Life-Cycle Effects on Consumption and Retirement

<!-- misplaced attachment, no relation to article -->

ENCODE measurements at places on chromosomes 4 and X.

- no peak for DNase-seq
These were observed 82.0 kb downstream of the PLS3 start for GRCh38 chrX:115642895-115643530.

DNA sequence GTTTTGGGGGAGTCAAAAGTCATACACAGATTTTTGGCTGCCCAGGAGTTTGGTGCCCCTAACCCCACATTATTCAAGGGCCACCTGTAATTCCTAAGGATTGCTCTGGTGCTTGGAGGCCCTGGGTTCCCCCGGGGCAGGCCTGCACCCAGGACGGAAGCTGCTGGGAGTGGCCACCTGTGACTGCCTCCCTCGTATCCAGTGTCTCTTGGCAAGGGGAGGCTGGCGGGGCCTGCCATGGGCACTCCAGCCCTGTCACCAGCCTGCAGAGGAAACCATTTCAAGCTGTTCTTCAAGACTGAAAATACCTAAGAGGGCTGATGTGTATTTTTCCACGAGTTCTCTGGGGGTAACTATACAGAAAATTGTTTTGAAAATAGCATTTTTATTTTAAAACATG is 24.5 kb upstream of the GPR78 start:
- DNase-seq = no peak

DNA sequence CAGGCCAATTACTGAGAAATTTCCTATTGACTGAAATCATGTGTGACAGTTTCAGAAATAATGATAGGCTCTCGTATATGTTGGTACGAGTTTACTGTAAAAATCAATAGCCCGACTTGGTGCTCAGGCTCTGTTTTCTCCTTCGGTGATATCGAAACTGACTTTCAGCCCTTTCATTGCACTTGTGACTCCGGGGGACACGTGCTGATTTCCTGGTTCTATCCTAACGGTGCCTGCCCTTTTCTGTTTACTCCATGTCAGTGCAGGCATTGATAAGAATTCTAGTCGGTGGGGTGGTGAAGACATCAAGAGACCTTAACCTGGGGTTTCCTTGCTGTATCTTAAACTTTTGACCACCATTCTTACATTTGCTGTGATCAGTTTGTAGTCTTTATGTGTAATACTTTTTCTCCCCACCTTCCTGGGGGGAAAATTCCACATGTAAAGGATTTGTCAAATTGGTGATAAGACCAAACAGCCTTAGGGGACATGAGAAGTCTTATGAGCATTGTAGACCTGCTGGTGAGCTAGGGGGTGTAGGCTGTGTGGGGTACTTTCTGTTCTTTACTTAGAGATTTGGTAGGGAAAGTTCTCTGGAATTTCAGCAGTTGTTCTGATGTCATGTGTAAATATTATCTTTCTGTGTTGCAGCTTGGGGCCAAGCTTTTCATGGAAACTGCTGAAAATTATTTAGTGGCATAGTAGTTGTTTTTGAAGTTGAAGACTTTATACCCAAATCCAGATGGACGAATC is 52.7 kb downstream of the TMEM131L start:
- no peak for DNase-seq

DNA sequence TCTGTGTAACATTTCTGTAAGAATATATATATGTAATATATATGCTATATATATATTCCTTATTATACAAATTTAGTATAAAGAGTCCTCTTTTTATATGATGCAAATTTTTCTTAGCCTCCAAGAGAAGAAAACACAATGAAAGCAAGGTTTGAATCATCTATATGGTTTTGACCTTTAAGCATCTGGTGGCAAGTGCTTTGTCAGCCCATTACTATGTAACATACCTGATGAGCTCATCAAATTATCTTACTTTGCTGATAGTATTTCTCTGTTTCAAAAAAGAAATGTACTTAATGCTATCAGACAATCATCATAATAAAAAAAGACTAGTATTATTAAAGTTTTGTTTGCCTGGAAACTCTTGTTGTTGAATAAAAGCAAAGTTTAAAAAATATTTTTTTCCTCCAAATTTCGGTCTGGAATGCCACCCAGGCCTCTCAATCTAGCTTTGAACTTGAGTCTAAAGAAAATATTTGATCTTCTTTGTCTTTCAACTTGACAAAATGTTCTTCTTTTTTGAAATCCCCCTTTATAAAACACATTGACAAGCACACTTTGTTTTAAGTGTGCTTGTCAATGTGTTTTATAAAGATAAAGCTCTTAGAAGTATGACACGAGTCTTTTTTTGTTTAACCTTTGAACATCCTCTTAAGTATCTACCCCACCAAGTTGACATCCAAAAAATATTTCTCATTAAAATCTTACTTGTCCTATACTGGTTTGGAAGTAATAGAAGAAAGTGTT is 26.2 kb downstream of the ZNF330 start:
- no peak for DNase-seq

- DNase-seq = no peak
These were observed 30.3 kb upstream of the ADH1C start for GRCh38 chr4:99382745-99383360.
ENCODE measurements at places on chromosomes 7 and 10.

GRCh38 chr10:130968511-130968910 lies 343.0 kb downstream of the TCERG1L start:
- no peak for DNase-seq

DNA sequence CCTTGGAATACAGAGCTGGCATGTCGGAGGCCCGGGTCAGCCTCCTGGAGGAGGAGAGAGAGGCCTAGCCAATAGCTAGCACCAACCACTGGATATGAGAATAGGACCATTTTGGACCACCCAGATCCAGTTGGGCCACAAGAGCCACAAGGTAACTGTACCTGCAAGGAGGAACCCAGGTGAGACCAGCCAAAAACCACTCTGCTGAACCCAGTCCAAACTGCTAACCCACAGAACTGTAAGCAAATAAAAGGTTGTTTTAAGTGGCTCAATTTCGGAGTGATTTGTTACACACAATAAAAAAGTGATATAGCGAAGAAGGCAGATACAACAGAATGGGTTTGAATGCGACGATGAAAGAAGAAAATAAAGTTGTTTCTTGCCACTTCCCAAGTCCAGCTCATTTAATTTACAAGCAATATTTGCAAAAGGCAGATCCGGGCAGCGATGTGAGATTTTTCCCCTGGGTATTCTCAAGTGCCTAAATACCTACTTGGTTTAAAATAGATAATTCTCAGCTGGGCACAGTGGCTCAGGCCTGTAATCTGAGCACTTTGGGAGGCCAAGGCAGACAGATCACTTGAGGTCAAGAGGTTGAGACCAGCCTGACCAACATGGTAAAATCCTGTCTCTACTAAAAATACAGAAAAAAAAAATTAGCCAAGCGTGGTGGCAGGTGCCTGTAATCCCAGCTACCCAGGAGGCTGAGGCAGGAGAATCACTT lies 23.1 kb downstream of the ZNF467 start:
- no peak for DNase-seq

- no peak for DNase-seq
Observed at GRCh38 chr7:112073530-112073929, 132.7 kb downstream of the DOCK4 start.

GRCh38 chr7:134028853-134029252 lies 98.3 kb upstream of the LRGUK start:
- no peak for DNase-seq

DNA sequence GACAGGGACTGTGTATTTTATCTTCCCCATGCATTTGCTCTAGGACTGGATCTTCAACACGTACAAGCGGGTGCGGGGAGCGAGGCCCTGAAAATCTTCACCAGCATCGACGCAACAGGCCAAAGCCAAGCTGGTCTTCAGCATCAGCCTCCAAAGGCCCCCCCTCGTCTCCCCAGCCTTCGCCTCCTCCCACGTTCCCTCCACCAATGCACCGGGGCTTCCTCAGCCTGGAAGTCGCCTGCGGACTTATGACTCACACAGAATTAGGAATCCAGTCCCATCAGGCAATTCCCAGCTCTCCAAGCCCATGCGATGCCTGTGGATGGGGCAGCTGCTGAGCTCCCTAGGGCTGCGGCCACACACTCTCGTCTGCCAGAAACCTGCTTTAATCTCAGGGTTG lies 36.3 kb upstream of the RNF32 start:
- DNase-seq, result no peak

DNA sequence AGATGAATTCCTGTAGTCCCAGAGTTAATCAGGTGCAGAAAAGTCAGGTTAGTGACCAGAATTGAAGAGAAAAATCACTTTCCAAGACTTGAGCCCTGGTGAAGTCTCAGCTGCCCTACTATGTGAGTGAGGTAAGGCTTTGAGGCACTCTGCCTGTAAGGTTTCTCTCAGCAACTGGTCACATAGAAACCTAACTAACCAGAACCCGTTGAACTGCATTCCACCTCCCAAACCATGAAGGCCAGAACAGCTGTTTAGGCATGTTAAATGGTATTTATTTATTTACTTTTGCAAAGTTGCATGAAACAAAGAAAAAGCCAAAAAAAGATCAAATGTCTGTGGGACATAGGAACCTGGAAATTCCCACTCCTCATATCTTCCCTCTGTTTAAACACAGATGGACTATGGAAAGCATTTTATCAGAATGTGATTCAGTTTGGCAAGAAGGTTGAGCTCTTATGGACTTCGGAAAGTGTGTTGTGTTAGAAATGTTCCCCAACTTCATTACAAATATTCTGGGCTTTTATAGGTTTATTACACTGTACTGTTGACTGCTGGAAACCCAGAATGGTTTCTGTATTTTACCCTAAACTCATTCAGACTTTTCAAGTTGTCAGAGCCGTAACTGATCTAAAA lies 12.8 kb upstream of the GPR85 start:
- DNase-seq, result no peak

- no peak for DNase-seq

The effects on consumption and retirement of characteristics of the life cycle, especially the length of the horizon, are examined. At any given age people will work more and consume less if they expect to live longer. This and other propositions are tested on several sets of data. The Terman sample of gifted individuals (320 in 1972, 228 in 1977) is used to relate work status to the length of the horizon, as proxied by parents' longevity. The results suggest the expected positive effect on effort, but its magnitude is quite small. The panel from the Retirement History Survey is used, and life-cycle effects on consumption and retirement are estimated jointly for 1973 and 1975. There is a weak small effect of a more distant horizon (proxied by the number of living parents) in increasing work effort and a stronger, but still fairly small effect in reducing consumption; goods and leisure are consumed jointly, suggesting their complementarity in household production; and spending propensities out of Social Security wealth are far below those out of pension wealth. The small effect of changes in the horizon on work effect suggests the rapid secular increase in longevity has produced a disproportionate increase in people's lifetime demand for leisure. The implied small increase in lifetime income and the slight reduction in consumption among persons with longer horizons indicate that increased longevity has not been met with sufficient spending cuts to enable people to maintain real consumption over their longer lifetimes.